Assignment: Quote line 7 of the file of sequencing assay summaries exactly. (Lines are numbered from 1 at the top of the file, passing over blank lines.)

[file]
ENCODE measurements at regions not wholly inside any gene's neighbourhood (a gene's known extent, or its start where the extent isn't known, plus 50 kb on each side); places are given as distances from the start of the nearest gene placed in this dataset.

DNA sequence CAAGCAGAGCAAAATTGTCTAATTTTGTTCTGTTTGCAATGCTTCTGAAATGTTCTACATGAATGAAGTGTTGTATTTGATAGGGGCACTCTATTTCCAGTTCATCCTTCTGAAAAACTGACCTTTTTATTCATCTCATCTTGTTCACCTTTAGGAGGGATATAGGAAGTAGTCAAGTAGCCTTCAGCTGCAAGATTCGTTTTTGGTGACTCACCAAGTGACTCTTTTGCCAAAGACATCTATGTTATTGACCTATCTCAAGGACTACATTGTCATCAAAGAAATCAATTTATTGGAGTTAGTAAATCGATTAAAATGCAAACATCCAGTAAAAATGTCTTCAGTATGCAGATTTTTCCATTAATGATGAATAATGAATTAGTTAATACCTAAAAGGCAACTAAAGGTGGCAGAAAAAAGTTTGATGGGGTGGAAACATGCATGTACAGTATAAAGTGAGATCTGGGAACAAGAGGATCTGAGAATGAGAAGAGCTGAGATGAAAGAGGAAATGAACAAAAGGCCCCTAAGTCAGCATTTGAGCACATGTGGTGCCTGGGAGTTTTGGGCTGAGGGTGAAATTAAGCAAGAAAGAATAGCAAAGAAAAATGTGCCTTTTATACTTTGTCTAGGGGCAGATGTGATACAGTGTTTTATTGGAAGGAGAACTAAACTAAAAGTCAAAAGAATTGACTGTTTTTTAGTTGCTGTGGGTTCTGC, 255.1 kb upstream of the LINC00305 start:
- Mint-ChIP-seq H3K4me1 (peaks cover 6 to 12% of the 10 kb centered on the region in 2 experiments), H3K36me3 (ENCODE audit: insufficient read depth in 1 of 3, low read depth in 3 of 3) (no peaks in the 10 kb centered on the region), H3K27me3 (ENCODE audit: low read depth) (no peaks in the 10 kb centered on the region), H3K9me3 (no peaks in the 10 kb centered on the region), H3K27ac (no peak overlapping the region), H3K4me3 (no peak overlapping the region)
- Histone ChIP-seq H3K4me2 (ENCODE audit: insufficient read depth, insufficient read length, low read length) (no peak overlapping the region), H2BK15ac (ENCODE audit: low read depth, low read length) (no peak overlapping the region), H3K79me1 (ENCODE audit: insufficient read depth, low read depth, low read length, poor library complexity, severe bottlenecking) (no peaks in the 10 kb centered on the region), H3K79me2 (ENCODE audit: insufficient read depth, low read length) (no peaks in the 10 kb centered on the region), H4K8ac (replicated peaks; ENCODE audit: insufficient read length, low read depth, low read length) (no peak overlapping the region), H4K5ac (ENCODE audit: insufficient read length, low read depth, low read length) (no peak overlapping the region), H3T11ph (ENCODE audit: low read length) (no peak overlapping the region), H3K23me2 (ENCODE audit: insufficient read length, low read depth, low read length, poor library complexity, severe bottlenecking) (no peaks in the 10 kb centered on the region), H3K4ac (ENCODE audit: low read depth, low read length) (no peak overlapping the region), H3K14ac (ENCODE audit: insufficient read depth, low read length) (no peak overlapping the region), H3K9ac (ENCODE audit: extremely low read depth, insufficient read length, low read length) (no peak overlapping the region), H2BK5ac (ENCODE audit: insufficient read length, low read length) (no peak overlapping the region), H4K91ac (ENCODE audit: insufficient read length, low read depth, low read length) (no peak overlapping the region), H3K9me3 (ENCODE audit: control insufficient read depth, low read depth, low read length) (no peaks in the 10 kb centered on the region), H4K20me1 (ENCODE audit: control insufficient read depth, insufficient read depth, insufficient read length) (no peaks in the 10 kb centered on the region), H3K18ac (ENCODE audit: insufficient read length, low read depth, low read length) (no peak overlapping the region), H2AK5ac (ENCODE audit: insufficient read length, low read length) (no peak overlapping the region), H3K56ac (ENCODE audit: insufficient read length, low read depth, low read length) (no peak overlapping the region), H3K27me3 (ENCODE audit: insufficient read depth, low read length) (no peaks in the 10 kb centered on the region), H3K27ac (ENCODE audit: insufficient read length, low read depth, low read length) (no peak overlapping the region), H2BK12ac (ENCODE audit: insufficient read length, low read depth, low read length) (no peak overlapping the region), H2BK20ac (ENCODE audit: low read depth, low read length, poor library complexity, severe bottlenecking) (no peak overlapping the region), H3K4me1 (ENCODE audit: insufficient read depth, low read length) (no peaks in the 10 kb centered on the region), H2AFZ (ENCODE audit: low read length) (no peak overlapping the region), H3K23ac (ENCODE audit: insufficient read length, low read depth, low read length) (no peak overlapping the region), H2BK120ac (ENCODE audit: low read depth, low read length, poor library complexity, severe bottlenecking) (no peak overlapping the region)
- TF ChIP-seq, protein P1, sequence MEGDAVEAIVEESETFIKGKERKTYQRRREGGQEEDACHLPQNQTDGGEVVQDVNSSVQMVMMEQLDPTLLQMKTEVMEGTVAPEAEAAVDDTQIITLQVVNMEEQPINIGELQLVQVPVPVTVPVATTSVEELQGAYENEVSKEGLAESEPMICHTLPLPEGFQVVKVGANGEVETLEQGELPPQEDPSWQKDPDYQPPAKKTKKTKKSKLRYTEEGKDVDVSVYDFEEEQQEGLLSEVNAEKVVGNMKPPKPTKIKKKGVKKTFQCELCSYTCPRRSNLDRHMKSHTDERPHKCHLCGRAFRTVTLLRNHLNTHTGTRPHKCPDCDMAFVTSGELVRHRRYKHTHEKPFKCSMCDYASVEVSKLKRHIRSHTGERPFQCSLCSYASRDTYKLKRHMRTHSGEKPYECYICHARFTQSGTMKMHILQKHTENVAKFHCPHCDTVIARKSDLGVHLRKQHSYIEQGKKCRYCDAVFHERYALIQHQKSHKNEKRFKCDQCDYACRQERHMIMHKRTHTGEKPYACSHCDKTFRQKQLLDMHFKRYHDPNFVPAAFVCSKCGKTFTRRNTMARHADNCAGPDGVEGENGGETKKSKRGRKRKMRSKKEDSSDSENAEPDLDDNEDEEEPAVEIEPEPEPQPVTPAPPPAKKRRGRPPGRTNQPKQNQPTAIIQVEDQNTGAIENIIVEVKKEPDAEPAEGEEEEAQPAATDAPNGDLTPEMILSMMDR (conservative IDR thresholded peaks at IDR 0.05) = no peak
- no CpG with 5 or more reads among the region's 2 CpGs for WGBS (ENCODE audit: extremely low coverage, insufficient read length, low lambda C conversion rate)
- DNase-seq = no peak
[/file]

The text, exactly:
- DNase-seq = no peak